The intimate Jewish relationship with G‑d is expressed in the idea that G‑d Himself keeps the laws of the Torah. The Sages tell us they are called "G‑d's laws" because not only do they come from G‑d, but they are also kept by G‑d.1 This teaching helps a person understand more clearly how closely we are connected with the Divine at every step of our lives. The Zohar states: "G‑d, the Jewish people and the Torah are one." This applies in many ways. The teaching that, so to speak, both we and G‑d keep the laws of the Torah helps us understand that we are truly bonded together.

The Sedra2 presents us with many laws, most of them concerning relationships with other people. One of them tells us about lending money to the poor. "If you lend money to My people, to the poor among you..." (22:24). The Sages of the Talmud comment that the word 'if' is not to be taken literally. There is a duty and a requirement to lend money to the needy person.

This is a central concept in traditional Jewish society. In many communities today, there are interest-free loan funds. A loan helps an individual or a family deal with the constant pressures of life.

How does G‑d Himself keep this law? He 'lends' each of us everything we have. Our physical bodies, our skills and talents, our minds and intelligence, our homes, our possessions. This is a Divine loan which we are able to enjoy – yet we also have to repay it.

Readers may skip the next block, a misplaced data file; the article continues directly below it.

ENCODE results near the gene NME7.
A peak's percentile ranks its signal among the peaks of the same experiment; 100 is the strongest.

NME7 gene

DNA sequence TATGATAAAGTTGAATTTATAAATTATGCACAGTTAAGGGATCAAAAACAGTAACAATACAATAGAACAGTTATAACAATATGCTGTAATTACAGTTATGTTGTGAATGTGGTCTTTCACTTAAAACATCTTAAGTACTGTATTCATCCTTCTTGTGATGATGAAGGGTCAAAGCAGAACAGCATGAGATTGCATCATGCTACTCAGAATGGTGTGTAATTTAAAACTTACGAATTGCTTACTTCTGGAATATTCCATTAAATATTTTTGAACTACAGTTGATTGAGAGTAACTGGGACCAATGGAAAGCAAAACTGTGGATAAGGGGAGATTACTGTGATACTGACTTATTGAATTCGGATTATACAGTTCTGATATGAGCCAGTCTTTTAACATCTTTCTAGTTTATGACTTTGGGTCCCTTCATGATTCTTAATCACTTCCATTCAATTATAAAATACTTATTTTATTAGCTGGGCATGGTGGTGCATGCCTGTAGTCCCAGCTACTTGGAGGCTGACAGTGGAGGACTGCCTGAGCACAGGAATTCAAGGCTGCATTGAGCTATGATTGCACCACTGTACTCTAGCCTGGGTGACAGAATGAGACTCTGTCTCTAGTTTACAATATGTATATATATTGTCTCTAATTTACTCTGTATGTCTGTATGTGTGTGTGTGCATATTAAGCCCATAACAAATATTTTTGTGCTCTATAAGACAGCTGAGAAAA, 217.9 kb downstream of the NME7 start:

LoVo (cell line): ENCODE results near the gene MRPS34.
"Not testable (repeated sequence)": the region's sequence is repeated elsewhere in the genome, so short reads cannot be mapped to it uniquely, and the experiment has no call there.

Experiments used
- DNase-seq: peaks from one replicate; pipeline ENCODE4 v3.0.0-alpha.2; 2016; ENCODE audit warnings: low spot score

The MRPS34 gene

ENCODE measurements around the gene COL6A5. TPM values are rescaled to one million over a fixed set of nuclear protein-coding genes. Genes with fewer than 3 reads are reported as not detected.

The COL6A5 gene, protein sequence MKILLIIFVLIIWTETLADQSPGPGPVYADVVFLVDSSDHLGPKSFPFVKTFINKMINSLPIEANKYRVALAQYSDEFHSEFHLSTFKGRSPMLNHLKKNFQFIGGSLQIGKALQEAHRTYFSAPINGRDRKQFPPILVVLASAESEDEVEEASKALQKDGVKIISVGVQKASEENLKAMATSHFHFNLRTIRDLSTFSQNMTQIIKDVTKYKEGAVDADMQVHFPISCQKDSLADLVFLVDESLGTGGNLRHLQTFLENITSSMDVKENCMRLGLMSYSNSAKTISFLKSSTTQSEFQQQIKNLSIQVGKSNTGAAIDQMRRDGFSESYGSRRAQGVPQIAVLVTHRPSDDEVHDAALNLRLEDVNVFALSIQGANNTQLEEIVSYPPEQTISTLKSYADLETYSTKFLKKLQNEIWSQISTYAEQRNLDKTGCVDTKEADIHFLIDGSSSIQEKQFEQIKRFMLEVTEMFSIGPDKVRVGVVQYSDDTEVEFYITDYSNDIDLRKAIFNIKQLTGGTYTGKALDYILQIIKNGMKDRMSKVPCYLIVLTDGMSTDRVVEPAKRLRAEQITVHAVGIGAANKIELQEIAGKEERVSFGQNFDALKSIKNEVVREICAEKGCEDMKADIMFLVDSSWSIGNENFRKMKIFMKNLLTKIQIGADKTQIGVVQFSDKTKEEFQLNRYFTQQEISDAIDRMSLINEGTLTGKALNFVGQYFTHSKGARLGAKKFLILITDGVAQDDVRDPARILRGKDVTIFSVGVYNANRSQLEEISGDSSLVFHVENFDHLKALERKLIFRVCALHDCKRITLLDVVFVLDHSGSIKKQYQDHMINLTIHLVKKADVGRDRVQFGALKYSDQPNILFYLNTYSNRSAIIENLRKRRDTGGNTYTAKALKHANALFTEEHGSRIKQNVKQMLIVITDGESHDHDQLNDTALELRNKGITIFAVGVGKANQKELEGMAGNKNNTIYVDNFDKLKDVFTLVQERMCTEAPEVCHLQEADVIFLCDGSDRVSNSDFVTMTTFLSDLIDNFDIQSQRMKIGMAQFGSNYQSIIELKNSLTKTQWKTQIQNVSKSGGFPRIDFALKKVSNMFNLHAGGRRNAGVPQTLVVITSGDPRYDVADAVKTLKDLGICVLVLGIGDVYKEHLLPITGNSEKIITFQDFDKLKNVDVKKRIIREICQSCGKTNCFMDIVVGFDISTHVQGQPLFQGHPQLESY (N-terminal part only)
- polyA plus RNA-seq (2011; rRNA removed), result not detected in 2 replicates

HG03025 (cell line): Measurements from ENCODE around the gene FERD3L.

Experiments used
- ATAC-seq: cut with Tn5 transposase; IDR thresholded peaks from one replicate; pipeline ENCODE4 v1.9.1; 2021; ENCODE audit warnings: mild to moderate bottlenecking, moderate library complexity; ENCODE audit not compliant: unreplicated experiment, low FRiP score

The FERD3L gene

And how do we pay back the loan? By using all that G‑d has given us in order to fulfill His objective: to make this world into a dwelling for the Divine, through keeping the laws of the Torah.

There are two types of loan. If you borrow someone's watch, you have to give the same watch back to its owner. The borrower never truly possesses the watch. However, if you borrow money, you do not have to give back the same banknotes, just the equivalent. The original banknotes become fully the property of the borrower.

G‑d's loan to us is of the second type. Everything that G‑d gives becomes ours: our physical selves, our skills, our minds and our possessions. Yet - ideally - we deliberately use all of this in every aspect of our lives for a sacred purpose, guided by the teachings of the Torah.3 In this way we repay the Divine loan, or at least we try to. Someone might ask: "How much do you owe?" Answer: "Everything!"